A chance to vote for more ebay fraud??

Posted on July 10, 2009 by

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We expect all ebay members in Europe have received a message from ebay recently entitled:

Demand an end to unfair trade practices

It seems to us that signing the petition mentioned in this email would be voting for more fraud on ebay!! Here is the text of the message in question – decide for yourselves whose interests ebay is acting in with this petition:

eBay was built on a simple idea – that we could empower people by building a global trading platform where practically anyone could buy or sell practically anything. But that idea is now under threat from certain brand owners and manufacturers who are trying to turn back the clock and block the sale of their products on online marketplaces and other websites across the EU.

Ultimately, what is at stake is the right of sellers to compete fairly in the wider online marketplace, and the right of buyers to be able to access the best possible deals from the widest possible selection of goods.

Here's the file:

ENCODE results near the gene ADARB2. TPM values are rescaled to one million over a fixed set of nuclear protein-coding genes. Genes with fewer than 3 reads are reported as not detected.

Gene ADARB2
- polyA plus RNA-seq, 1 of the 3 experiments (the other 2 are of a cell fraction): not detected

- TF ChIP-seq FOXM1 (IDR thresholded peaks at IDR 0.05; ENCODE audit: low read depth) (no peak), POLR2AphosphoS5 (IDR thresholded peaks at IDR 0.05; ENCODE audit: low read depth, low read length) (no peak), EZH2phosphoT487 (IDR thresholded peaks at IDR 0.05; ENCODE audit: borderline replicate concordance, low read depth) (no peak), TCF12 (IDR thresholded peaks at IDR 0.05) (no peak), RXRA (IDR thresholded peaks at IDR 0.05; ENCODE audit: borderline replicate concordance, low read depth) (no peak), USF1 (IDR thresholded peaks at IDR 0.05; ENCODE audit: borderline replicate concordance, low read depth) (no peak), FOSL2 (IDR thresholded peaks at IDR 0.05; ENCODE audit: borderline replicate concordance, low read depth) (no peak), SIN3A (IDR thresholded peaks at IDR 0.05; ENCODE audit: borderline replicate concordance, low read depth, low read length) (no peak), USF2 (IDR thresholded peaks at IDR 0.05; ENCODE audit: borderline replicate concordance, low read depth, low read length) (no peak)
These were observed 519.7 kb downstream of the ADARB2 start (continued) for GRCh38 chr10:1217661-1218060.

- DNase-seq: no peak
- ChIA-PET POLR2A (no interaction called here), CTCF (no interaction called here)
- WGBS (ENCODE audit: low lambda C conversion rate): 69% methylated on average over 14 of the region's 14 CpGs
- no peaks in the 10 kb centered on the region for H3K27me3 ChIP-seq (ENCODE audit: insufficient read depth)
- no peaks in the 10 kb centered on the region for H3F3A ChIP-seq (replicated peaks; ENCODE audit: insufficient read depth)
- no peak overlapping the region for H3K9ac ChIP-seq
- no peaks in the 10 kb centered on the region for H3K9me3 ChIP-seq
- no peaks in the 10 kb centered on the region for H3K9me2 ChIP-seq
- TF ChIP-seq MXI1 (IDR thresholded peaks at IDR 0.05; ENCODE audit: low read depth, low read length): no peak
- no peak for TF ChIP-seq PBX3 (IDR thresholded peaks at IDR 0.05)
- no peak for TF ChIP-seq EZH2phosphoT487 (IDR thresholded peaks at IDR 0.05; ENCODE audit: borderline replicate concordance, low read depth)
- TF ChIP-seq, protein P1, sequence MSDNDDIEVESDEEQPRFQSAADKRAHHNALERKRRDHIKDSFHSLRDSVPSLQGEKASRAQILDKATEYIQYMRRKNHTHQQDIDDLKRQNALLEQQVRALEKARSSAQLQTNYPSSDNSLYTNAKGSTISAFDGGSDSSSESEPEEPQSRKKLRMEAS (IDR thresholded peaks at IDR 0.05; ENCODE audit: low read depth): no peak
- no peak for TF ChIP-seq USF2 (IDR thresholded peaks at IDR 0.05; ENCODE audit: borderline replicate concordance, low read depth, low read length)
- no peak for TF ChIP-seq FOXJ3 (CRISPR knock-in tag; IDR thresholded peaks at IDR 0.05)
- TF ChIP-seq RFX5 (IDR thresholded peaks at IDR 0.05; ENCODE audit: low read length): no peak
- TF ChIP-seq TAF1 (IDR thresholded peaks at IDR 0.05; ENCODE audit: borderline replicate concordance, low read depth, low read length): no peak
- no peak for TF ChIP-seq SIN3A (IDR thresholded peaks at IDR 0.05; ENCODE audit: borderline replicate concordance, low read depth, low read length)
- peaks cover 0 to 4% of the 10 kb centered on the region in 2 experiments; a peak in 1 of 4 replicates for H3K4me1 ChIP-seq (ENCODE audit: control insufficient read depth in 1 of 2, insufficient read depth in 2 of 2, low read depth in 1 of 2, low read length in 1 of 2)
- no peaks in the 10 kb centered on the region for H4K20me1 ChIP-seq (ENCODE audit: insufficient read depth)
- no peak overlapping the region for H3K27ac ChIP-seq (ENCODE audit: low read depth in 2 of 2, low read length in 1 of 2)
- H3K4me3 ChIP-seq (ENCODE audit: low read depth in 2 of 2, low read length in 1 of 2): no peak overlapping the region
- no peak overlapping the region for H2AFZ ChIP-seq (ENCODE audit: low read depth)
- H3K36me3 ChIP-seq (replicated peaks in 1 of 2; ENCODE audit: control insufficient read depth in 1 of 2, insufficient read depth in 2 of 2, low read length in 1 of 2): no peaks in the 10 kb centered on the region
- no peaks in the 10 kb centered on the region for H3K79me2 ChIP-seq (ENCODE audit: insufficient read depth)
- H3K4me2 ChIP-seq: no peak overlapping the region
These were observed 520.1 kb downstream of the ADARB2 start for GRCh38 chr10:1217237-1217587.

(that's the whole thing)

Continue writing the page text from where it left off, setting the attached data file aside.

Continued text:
Some of these brand owners argue that their objective is to revent the sale of counterfeits on eBay.
But thanks to our work with 31,000 other rights owners, only 0.15% of listings last year were detected or
reported as potentially counterfeit. The real aim of these brands is to block the sale of all their products
on our site – regardless of whether such items are new or second-hand, genuine or fake. It’s not just luxury items that are affected, but also everyday items like children’s toys, electronic equipment, lawnmowers and
pushchairs. And if we want to prevent other brand owners from following suit, we need to act now.

We are therefore calling on European policymakers to amend EU competition law to stop these unfair
trade practices. But we need your help to persuade them to take action. If you would like to join our
campaign against online trade barriers, please sign our petition.

Regards,
Your eBay Team

Hmm – let’s have a look at this:

eBay was built on a simple idea – that we could empower people by building a global trading platform where practically anyone could buy or sell practically anything.

We’ve noticed that ebay doesn’t seem to care what you sell as long as you can get away with it! They probably wouldn’t mind if you sold Kalashnikovs, anthrax or nuclear warheads if they thought they could make a profit and nobody powerful would object. They certainly don’t seem to have much objection to fake capacity flash memory.